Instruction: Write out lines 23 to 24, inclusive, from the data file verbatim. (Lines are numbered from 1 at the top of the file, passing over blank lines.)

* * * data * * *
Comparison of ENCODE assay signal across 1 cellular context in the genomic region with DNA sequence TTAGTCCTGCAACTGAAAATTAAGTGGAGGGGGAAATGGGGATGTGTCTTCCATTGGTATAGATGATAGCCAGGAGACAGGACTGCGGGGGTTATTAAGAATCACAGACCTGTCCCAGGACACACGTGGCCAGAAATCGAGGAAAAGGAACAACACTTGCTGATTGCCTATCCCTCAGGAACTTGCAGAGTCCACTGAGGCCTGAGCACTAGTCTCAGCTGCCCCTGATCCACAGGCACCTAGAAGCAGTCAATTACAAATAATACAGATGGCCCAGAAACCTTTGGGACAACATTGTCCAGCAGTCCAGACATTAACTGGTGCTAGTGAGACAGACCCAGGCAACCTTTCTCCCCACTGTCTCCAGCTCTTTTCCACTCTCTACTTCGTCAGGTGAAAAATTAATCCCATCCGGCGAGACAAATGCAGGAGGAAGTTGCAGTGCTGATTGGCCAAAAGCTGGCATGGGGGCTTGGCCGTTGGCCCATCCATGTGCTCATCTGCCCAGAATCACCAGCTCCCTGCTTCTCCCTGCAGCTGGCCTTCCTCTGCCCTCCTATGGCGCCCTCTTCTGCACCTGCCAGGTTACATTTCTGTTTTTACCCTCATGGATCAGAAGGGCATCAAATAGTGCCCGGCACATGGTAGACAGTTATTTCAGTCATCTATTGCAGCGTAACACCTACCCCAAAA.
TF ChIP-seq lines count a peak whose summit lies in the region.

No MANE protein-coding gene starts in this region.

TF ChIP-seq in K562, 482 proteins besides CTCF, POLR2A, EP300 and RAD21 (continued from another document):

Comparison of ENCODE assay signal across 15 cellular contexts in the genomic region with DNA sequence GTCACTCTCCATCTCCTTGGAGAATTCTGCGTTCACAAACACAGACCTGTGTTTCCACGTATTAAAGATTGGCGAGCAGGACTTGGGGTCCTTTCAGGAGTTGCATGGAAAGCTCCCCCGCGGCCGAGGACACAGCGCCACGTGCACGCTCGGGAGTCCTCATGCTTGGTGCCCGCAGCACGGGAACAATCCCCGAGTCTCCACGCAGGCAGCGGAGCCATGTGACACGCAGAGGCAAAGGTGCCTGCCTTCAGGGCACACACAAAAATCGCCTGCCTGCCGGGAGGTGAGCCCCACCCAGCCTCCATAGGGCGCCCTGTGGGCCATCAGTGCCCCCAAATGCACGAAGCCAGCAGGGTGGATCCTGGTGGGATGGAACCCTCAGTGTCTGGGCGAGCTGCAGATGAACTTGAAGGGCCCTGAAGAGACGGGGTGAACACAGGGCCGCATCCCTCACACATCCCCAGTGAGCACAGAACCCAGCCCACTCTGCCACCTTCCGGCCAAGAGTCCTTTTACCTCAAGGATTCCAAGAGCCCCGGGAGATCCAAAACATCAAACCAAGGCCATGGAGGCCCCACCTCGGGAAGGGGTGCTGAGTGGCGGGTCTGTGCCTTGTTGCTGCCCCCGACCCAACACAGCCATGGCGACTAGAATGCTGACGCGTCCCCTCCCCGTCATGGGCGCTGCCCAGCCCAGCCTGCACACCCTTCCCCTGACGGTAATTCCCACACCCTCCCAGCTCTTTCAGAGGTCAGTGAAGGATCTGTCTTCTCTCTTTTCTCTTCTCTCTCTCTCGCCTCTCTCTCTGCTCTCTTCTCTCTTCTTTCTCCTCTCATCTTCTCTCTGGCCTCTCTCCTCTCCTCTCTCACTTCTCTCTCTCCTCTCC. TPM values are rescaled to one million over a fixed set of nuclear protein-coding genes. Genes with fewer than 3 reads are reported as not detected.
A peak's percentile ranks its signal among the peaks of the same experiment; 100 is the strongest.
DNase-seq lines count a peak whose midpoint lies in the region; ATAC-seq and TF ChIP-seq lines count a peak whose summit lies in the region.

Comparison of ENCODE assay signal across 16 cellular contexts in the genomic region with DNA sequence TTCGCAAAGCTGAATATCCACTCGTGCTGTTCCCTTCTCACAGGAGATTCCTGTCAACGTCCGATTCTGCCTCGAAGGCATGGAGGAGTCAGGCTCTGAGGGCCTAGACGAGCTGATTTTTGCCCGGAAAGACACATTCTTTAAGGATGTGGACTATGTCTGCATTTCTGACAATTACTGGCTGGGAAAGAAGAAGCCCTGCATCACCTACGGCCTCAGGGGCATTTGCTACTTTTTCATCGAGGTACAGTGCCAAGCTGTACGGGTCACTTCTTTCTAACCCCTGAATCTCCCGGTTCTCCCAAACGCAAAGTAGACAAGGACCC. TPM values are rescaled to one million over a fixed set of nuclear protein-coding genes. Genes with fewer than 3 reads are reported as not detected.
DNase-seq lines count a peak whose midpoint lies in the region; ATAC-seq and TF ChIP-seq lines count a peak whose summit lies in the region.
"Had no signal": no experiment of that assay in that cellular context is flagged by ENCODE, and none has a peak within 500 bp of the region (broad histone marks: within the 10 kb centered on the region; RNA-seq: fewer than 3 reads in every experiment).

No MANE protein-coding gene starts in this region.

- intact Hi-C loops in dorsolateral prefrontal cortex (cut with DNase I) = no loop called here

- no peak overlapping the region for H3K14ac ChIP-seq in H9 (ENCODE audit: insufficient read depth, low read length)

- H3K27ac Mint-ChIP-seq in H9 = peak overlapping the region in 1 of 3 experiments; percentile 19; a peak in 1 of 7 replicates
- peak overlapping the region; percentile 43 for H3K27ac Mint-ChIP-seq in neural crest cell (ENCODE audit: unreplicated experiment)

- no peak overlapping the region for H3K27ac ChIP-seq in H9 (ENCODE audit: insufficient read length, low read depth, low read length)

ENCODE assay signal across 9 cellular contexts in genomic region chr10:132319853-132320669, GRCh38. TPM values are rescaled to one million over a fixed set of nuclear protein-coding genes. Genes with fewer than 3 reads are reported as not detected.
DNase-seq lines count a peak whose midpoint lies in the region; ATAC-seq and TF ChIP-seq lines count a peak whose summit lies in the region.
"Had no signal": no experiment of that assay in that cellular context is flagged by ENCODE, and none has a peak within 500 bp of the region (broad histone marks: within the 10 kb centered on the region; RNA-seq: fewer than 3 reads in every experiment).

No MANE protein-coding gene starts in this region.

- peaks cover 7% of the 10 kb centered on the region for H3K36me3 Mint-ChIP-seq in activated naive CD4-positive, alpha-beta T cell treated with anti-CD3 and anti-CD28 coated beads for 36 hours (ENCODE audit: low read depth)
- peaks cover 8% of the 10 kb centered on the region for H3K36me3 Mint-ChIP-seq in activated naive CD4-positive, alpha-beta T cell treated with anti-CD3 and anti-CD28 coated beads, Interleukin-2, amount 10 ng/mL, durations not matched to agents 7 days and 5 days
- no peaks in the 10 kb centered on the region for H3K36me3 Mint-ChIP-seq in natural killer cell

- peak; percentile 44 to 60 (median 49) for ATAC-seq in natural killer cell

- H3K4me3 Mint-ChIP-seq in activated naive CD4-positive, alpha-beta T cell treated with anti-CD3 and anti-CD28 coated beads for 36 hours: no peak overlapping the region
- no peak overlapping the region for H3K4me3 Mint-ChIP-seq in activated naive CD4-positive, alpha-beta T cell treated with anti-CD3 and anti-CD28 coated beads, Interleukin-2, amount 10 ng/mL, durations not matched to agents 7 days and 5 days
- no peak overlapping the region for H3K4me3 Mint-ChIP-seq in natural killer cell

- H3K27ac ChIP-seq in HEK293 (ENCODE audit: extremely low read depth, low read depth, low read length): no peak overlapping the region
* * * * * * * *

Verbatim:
- no peaks in the 10 kb centered on the region for H3K36me3 Mint-ChIP-seq in natural killer cell

- peak; percentile 44 to 60 (median 49) for ATAC-seq in natural killer cell